Digitally representing complex organic shapes, such as those of a car body, was not even possible with early CAD programs. Over time, CAD vendors developed the underlying mathematics necessary for representing complex curves and surfaces. From the user’s point of view, however, creating those shapes onscreen was never as simple as sculpting clay, which was the software developer’s ultimate goal.
Hybrid modeling, which combines tools for feature-based parametric design as well traditional, explicit modeling and direct manipulation of freeform surfaces, comes closer to sculpting clay onscreen than anything previously available. This makes it critical functionally for designing cars that meet consumers’ style preferences for two reasons:
- First, the designer is not limited by the software in terms of the shapes he can create. If consumers suddenly wanted a retro look and cars with fins, hybrid modeling would take months off the conceptual design portion of the development process by allowing the designers to quickly create and refine their ideas. Functionality such as multi-segment NURBS (non-uniform rational B-spline) modeling, for instance, reduces the surface count for fast 3D concept creation. Other hybrid modeling functionality, such as “control point” editing, makes the manipulation freeform surfaces as easy as pushing and pulling on selected locations on curve or surface, providing modeling with the speed necessary to keep the creative juices flowing.
- Second, hybrid modeling facilitates fast changes to existing designs, which can be useful in situations where consumer preferences change during development, or were defined incorrectly from the start. Do you remember the first-generation minivan from at least one car manufacturer? Instead of the sliding back seat door that is now ubiquitous, the first-generation of the minivan’s side doors opened outward, like front doors. Consumers clearly preferred the sliding version. The redesign of a body to change from a fixed door to a sliding door using the CAD technology of the time (mid-1990s) meant that the company couldn’t introduce a sliding door until the second-generation of its minivan came out several years later.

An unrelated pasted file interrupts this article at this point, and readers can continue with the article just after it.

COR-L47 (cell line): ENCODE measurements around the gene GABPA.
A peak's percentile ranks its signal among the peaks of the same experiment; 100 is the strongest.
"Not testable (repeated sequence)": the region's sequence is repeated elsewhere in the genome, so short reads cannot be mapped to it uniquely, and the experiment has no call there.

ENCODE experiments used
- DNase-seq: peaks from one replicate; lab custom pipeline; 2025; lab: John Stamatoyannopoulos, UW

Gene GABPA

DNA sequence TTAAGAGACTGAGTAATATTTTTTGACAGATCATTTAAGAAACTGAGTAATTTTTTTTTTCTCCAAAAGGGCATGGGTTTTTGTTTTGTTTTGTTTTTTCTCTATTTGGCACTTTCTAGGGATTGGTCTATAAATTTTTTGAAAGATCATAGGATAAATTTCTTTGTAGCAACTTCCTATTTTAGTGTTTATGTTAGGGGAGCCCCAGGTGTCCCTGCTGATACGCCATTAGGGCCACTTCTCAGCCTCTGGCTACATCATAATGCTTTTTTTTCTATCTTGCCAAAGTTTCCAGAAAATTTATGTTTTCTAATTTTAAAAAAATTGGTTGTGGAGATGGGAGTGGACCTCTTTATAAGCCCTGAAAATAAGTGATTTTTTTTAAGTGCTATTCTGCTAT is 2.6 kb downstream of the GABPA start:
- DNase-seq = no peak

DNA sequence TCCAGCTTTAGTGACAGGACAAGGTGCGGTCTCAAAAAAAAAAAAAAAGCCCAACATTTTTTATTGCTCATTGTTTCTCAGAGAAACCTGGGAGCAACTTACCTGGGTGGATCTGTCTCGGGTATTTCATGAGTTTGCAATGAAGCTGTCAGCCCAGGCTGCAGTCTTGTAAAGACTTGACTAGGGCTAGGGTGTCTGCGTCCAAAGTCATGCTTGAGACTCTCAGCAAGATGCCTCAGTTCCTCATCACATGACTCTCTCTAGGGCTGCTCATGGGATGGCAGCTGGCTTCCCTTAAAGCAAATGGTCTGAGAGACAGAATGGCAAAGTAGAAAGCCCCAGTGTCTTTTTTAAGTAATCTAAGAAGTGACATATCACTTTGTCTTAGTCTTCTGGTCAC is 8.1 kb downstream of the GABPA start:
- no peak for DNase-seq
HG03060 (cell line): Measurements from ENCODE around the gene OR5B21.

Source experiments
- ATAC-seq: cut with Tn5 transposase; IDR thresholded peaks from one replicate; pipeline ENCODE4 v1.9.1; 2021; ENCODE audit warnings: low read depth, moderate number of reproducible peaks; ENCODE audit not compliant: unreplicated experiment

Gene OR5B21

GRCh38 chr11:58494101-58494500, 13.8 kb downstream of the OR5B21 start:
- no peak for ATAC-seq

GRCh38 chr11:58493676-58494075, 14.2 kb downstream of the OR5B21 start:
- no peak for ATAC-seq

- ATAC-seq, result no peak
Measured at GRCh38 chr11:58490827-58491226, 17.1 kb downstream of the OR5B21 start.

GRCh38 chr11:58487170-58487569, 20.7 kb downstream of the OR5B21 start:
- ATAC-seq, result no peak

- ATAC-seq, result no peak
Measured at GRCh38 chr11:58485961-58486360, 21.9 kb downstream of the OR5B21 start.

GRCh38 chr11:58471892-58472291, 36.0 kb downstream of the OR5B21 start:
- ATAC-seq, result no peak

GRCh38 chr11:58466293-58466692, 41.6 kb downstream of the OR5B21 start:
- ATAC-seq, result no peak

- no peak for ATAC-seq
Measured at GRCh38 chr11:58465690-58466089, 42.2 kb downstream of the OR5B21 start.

To create complex, organic forms made popular over the past decade, NX supports a hybrid modeling philosophy and provides comprehensive tools to deliver the design intent. Utilizing hybrid modeling ensures the digital sculptor is never limited by the software but rather has the flexibility to select the most appropriate tools for the task at hand.
Today, using a CAD system that supports hybrid modeling, such a redesign effort would go quickly thanks to tools such as associative constraints (rules such as tangency and curvature continuity) and parameters (values such as length or radius) for controlling geometry. Values could be adjusted and features added, and the geometry would update accordingly. Other hybrid modeling tools include global deformation (global modeling by surface or function) and curve/surface rebuild controls for Bezier (single span) output. The latter deliver the superior control required for class-A surface refinement.